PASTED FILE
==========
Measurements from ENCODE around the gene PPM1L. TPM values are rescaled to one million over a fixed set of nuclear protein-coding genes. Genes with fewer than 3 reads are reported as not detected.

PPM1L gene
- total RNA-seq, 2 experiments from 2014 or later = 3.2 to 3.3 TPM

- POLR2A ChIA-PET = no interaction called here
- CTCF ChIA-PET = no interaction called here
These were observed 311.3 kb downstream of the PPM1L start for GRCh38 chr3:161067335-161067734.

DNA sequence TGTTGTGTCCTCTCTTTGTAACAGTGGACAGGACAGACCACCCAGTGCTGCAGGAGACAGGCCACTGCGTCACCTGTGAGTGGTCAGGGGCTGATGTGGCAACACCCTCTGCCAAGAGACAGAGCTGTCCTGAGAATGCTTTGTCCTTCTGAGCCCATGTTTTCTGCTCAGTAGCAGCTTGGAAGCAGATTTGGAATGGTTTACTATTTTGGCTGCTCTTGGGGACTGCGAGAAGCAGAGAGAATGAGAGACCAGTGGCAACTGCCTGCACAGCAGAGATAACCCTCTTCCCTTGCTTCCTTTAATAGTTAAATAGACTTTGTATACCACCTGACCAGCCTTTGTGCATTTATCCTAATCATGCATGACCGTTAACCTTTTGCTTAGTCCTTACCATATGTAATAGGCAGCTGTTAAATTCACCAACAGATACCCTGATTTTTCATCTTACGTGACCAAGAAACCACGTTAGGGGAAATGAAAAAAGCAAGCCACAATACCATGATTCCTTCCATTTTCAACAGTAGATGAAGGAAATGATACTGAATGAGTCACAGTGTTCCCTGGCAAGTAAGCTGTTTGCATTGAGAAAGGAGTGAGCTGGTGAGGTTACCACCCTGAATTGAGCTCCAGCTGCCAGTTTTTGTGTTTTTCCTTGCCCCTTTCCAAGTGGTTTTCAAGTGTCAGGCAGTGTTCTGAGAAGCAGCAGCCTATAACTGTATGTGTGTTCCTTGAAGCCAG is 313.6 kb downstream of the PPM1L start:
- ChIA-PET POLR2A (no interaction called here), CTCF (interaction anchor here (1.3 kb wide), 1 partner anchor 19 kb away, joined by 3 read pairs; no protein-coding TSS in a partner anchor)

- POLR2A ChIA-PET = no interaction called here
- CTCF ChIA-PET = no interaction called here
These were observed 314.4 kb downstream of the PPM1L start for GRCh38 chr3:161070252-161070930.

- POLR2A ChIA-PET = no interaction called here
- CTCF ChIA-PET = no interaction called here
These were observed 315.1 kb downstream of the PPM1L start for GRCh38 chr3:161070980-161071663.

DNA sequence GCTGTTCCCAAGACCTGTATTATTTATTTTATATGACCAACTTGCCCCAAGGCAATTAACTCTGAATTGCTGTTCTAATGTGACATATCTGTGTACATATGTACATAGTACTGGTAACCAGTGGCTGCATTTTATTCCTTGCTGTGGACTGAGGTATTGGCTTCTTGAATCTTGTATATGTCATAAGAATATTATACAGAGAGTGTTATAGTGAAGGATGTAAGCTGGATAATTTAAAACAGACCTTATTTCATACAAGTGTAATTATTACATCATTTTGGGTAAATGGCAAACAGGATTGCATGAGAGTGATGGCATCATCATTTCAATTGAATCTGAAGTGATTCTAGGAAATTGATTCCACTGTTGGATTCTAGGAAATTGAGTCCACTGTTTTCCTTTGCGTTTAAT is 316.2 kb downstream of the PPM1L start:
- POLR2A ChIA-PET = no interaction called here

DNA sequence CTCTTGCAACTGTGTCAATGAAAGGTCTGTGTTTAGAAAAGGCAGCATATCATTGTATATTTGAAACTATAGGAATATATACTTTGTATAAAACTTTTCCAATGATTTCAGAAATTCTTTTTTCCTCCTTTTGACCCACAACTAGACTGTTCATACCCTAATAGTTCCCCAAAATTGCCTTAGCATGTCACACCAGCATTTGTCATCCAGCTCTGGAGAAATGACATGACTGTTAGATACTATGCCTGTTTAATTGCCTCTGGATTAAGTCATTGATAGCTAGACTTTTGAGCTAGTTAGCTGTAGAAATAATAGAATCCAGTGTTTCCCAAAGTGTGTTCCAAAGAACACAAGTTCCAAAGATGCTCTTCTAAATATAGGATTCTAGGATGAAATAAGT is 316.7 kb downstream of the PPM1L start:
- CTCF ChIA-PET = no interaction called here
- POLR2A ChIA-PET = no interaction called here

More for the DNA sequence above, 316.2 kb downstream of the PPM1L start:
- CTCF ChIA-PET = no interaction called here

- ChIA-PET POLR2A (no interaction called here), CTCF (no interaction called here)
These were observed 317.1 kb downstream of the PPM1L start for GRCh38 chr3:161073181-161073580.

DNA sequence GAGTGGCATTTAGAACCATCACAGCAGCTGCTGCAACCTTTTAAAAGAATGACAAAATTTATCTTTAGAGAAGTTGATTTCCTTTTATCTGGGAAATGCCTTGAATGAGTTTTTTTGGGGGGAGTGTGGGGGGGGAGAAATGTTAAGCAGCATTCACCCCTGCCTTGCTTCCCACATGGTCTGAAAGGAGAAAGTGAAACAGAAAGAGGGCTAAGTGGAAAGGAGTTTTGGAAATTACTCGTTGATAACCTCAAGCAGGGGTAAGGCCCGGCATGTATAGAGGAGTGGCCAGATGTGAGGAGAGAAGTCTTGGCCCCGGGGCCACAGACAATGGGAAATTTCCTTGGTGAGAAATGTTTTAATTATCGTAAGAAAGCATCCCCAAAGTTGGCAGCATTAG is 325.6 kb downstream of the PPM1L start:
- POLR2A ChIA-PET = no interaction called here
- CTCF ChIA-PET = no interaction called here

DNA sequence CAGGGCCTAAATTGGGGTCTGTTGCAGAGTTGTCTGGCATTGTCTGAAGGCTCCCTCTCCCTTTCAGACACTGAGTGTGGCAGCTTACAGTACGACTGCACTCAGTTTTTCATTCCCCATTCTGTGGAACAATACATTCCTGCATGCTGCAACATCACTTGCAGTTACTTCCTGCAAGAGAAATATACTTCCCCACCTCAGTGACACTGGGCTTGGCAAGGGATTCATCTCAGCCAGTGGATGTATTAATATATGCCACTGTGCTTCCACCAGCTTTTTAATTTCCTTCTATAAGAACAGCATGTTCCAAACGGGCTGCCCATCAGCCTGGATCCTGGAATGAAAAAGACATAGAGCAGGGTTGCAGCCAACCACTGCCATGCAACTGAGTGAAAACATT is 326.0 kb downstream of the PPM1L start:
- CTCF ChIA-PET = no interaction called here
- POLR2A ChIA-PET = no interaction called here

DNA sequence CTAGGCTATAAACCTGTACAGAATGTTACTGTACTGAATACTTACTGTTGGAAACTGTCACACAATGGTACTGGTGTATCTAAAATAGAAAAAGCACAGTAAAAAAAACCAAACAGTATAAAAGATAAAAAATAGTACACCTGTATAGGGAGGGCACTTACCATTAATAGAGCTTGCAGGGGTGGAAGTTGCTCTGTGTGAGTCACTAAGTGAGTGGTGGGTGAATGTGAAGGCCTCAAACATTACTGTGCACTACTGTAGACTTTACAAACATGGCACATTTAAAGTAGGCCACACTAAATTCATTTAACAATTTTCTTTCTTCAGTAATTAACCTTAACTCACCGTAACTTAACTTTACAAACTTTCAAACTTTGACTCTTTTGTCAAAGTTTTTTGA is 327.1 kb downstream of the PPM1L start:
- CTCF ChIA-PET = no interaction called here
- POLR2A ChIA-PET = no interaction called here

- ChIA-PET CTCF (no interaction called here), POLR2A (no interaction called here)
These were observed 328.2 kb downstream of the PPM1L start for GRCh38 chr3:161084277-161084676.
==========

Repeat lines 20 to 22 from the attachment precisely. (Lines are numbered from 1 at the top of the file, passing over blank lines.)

More for the DNA sequence above, 316.2 kb downstream of the PPM1L start:
- CTCF ChIA-PET = no interaction called here

- ChIA-PET POLR2A (no interaction called here), CTCF (no interaction called here)